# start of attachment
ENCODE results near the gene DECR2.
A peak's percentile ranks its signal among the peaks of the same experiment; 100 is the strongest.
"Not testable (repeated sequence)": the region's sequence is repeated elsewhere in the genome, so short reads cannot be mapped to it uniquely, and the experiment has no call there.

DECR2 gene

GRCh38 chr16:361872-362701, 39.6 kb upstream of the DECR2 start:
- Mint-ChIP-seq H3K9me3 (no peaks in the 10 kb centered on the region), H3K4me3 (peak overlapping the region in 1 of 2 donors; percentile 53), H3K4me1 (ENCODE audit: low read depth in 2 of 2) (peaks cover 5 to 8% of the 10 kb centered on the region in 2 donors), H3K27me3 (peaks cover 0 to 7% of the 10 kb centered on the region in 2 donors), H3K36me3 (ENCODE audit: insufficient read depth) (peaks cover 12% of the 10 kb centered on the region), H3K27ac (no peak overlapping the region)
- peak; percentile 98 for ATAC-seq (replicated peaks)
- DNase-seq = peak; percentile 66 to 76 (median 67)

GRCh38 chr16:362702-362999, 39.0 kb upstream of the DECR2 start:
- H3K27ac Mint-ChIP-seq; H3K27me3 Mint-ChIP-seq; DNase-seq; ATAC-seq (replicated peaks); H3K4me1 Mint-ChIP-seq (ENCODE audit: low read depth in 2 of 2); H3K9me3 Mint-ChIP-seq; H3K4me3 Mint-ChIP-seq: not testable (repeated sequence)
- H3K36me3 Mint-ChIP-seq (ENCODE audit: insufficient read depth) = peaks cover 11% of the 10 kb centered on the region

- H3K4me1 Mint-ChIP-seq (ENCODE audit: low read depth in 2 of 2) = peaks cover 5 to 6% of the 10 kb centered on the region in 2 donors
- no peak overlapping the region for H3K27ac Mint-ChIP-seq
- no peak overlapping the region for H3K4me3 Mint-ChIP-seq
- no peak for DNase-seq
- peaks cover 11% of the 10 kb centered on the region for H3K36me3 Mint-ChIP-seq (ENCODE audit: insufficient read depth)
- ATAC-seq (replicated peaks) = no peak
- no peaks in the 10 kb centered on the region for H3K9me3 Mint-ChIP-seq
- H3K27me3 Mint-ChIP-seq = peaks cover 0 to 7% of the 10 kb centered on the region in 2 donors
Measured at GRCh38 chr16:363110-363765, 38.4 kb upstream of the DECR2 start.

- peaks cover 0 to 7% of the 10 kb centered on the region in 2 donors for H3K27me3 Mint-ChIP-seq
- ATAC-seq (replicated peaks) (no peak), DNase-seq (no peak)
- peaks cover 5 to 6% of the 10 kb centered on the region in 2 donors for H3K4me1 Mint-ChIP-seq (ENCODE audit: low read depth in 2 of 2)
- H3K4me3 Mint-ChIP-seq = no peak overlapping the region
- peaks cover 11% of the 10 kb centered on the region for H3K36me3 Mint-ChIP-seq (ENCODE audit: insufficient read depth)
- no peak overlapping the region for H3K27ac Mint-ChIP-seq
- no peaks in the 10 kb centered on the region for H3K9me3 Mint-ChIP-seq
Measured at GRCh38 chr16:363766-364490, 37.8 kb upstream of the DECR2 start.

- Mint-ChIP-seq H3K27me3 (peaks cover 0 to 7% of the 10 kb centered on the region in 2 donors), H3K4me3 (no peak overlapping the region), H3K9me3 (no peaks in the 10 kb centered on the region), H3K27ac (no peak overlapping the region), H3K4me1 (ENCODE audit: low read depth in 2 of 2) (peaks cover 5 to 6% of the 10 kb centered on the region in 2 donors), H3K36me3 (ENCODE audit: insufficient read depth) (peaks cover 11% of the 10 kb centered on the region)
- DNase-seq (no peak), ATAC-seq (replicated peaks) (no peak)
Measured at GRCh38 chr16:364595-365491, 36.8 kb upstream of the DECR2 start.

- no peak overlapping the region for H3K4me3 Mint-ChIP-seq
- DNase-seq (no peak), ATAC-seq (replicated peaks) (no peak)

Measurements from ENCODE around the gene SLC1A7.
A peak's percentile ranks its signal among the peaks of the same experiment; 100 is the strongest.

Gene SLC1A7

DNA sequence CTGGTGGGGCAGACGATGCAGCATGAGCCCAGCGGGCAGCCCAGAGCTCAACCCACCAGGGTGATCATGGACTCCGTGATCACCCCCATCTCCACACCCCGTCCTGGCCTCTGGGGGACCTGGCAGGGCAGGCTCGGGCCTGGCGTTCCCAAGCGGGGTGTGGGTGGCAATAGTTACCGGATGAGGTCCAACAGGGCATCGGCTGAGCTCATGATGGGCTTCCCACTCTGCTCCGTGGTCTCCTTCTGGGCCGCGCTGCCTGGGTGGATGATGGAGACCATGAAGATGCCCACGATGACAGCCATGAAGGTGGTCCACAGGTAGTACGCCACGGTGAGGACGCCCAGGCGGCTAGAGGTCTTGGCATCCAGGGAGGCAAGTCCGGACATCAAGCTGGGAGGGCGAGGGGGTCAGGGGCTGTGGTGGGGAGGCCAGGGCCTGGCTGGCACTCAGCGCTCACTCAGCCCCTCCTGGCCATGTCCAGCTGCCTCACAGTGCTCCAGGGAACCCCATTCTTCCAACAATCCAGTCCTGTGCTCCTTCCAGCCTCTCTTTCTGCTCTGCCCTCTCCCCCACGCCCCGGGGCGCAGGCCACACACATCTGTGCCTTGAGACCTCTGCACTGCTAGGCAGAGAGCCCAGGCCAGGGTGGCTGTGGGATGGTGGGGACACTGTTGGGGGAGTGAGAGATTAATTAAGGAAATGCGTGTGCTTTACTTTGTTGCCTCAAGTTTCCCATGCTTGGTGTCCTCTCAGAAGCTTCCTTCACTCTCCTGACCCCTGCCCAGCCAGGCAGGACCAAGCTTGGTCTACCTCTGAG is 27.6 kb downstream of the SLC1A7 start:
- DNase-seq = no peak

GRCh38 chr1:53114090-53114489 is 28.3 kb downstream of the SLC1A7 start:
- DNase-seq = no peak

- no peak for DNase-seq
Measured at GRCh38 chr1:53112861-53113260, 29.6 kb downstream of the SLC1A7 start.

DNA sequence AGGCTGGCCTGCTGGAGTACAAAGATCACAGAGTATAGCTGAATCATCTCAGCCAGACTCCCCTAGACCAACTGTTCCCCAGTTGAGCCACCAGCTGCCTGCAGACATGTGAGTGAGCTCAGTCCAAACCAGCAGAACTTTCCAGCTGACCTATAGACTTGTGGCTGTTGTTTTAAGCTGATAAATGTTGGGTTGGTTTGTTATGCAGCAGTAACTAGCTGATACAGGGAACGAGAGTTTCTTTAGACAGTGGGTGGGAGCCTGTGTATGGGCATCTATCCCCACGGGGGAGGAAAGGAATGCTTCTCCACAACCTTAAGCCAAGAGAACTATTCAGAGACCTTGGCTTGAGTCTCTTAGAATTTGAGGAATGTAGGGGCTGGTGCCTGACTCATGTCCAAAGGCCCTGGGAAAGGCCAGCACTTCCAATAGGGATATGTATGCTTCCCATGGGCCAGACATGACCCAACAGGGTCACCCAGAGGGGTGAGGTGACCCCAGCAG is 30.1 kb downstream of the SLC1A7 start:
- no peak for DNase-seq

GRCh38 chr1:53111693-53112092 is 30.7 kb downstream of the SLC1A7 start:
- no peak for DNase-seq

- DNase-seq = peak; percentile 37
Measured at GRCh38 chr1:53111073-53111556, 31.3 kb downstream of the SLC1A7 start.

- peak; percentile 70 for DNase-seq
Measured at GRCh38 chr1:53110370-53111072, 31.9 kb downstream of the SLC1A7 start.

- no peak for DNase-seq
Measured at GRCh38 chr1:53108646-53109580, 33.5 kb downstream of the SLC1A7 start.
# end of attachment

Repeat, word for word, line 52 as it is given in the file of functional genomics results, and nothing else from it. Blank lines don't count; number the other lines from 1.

Measured at GRCh38 chr1:53108646-53109580, 33.5 kb downstream of the SLC1A7 start.